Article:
Coronavirus Vulnerable Populations Reports, maps, and charts are best viewed on a desktop or tablet. Social Vulnerability The U.S. Center for Disease Control's (CDC) 2018 Social Vulnerability Index (SVI) indicates the relative social vulnerability of every Virginia census tract. Social vulnerability is a measure of an area's resilience when confronted by disease outbreaks like the coronavirus (COVID-19) and stress on human nature such as natural or man-made disasters. The SVI can be used by governments and non-government entities to identify communities that may need support. Click on image to go to dashboard Senior Population The senior population has been one of the most vulnerable population in the coronavirus (COVID-19) epidemic. The senior population data and maps are a resource for government and non-government entities to identify communities in Virginia and the Northern Virginia region that may need support. Click on image to go to dashboard Immigrant Population The Immigration Study Dashboard provides a report published on October 21, 2020 that details the role of immigrants in Northern Virginia during the Covid-19 pandemic as well as the impact that the pandemic has had on the immigrant community. ​​ The immigrant population is especially vulnerable to gaps in our social safety nets. Understanding this population in Northern Virginia helps better inform local leaders as they aim to implement inclusive emergency response policies. Click on image to download a copy of the report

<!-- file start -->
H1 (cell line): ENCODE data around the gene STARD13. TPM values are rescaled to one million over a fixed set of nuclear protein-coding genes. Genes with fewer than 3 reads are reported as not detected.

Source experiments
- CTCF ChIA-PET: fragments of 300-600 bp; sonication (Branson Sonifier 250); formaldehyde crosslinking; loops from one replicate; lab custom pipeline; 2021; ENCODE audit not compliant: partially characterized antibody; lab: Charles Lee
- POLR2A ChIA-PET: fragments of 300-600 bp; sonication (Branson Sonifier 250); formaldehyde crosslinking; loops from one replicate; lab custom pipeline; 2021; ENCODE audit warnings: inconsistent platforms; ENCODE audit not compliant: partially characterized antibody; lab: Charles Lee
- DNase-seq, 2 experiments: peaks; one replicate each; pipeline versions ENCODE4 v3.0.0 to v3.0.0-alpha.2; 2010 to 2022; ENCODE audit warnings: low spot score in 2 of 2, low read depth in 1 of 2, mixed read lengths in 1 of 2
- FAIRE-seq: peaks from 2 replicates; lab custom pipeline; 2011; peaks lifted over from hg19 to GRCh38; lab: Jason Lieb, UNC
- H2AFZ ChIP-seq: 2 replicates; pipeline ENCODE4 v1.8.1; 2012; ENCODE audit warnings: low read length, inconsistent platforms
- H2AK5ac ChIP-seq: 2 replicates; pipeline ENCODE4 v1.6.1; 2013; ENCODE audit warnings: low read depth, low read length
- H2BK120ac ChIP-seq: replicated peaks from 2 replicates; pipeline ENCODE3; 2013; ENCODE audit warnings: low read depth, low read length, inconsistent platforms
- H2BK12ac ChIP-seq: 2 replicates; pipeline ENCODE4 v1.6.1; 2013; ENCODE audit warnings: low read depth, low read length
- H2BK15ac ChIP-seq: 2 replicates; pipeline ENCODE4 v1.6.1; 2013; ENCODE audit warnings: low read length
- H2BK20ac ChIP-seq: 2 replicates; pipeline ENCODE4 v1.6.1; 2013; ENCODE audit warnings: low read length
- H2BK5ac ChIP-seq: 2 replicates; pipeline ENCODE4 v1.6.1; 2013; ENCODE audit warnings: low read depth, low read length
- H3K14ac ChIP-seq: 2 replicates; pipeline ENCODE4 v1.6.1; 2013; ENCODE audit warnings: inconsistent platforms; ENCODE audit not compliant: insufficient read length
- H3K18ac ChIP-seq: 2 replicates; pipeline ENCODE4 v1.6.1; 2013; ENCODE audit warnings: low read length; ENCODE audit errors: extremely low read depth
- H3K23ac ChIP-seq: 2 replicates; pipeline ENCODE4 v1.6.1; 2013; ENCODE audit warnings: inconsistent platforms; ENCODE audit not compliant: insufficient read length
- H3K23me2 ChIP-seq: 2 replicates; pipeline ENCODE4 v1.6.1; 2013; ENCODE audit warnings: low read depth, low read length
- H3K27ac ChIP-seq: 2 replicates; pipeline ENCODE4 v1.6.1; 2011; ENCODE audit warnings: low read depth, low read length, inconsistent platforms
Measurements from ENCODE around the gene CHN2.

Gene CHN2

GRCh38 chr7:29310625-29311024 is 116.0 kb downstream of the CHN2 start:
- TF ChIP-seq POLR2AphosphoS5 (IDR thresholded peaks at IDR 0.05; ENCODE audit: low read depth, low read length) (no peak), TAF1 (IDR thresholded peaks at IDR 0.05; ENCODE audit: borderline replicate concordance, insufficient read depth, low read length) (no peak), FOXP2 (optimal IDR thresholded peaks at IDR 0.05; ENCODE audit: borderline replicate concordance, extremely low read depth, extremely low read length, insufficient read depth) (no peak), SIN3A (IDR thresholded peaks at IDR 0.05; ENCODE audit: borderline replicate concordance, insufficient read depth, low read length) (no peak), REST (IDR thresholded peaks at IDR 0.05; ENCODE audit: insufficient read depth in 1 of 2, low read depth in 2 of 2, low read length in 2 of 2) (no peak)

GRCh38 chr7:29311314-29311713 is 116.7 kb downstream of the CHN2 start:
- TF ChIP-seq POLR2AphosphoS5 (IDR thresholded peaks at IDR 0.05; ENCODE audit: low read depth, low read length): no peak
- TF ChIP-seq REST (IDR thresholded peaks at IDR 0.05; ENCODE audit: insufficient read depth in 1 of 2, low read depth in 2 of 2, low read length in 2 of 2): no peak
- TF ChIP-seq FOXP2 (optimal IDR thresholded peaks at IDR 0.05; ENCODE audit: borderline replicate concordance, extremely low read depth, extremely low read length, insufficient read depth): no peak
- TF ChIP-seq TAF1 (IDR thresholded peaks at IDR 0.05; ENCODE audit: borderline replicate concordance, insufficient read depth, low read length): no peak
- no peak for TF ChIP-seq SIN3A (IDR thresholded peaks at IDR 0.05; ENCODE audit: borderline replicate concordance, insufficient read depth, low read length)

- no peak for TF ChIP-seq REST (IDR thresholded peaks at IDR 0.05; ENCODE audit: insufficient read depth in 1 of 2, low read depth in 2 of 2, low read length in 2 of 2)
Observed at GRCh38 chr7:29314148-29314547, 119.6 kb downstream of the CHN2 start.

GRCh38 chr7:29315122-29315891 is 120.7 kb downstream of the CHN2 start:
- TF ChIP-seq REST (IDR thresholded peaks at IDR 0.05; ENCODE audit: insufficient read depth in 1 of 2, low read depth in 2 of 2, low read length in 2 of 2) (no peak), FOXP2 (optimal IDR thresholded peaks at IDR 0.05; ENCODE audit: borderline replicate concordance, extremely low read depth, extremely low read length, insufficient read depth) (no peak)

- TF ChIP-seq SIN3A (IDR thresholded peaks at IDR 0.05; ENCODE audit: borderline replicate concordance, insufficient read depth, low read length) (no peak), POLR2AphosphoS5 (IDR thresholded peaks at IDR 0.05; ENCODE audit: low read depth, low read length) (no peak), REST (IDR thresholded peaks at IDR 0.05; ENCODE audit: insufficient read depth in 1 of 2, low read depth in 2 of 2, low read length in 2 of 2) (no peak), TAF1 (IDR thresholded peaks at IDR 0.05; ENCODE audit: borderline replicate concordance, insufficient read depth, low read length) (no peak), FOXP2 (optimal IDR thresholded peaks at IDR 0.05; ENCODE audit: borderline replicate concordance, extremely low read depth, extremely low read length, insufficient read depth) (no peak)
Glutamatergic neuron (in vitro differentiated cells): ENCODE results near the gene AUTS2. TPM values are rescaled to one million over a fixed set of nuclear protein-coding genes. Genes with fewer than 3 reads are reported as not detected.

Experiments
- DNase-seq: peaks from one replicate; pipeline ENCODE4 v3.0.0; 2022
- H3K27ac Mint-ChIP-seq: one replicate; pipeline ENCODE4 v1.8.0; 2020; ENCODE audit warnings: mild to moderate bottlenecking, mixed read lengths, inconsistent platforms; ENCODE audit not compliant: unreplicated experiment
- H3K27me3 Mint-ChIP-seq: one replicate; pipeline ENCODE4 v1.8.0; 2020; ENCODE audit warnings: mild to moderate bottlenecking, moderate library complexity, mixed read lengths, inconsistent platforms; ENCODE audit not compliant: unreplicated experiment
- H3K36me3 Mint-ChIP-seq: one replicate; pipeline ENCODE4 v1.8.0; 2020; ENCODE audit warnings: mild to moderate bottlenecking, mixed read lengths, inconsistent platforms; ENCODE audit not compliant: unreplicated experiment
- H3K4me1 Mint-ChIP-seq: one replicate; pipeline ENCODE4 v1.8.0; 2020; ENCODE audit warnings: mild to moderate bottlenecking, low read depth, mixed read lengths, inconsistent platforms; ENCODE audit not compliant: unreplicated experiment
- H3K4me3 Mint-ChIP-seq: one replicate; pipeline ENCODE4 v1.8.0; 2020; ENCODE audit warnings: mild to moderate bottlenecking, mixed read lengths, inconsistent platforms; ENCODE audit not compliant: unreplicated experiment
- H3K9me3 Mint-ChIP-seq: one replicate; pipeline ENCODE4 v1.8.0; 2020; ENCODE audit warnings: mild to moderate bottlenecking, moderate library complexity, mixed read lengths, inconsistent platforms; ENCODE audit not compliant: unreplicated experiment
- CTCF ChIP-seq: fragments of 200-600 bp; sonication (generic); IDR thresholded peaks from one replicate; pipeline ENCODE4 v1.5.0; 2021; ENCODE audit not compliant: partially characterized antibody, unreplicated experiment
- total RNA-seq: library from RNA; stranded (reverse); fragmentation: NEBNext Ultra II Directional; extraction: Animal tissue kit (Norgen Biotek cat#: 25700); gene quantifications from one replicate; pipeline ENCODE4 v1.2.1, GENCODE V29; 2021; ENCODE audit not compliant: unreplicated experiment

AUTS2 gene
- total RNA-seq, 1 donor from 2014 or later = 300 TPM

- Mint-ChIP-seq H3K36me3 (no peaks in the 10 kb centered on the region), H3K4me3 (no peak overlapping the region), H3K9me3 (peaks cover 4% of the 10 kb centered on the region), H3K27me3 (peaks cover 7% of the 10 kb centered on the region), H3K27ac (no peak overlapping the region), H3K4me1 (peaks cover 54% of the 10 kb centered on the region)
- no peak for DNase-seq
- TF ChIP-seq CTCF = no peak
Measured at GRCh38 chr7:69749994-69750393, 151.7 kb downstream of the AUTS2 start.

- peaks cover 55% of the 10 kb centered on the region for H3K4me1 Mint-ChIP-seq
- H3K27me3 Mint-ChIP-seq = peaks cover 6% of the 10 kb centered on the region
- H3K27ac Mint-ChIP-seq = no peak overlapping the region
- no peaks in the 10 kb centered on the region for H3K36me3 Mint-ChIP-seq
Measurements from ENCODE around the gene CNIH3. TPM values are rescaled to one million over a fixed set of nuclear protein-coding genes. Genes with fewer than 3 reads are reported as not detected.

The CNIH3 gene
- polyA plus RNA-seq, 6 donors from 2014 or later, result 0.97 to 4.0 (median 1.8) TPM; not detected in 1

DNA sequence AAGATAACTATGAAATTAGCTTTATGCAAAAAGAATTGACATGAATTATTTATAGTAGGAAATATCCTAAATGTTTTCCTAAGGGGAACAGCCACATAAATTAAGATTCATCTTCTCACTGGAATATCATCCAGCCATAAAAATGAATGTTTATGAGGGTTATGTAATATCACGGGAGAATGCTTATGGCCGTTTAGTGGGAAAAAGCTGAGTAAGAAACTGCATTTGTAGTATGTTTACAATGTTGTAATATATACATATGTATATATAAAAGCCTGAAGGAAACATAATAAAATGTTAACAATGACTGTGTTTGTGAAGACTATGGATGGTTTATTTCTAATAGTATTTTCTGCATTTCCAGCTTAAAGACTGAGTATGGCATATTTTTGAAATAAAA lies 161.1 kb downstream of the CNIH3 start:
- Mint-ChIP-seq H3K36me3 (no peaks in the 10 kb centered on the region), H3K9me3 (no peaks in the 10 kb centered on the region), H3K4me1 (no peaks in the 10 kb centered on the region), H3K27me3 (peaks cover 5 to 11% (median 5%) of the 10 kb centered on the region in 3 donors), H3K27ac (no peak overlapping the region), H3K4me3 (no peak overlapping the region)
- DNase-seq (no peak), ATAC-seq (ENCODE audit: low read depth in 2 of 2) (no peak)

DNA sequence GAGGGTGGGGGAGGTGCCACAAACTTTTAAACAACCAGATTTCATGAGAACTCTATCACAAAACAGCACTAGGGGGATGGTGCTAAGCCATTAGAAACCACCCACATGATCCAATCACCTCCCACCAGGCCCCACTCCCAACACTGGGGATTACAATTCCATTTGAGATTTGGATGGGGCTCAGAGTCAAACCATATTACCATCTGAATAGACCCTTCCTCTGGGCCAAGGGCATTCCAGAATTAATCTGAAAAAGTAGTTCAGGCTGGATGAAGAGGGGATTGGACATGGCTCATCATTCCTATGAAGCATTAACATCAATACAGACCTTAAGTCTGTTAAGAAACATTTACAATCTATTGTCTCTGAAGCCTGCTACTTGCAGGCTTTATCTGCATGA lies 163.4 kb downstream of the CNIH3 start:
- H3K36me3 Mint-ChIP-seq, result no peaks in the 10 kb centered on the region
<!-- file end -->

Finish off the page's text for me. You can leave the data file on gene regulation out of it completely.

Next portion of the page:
• People / Population of Towns | Northern Virginia Regional Commission

    People / Population of Towns About the People of Incorporated Towns Data There are 14 incorporated towns in Northern Virginia. ​ For comparative purposes, Northern Virginia counties and cities, Commonwealth of Virginia, and United States data are provided in the graphs. Population Foreign Born and Immigrants Race and Ethnicity

  • Economics Overall | Northern Virginia Regional Commission

    Economics Overall About the Overall Economics Data What is it that sets Northern Virginia apart from other places, that gives Northern Virginia its competitive edge, that makes it such a unique, dynamic and interesting place? It’s unparalleled human capital, the people who live here, work here, and come here from all corners of the globe. Proximity to the nation’s capital has transformed Northern Virginia and the entire Washington, D.C. metropolitan area into one of America’s — and the world’s — most dynamic, fastest growing, economically advanced, highly-educated, prosperous, and culturally-diverse regions on the planet. The region has some of the top, most renowned public school systems in the nation. The quality of education in the region's public school systems draws numerous amounts of families to the region. The demographic, social, and economic profile of this region shows it. ​ Median Household Income Household Income Distribution Economically Disadvantaged Workforce

  • Immigration Study Economy | Dashboard | Northern Virginia Regional Commission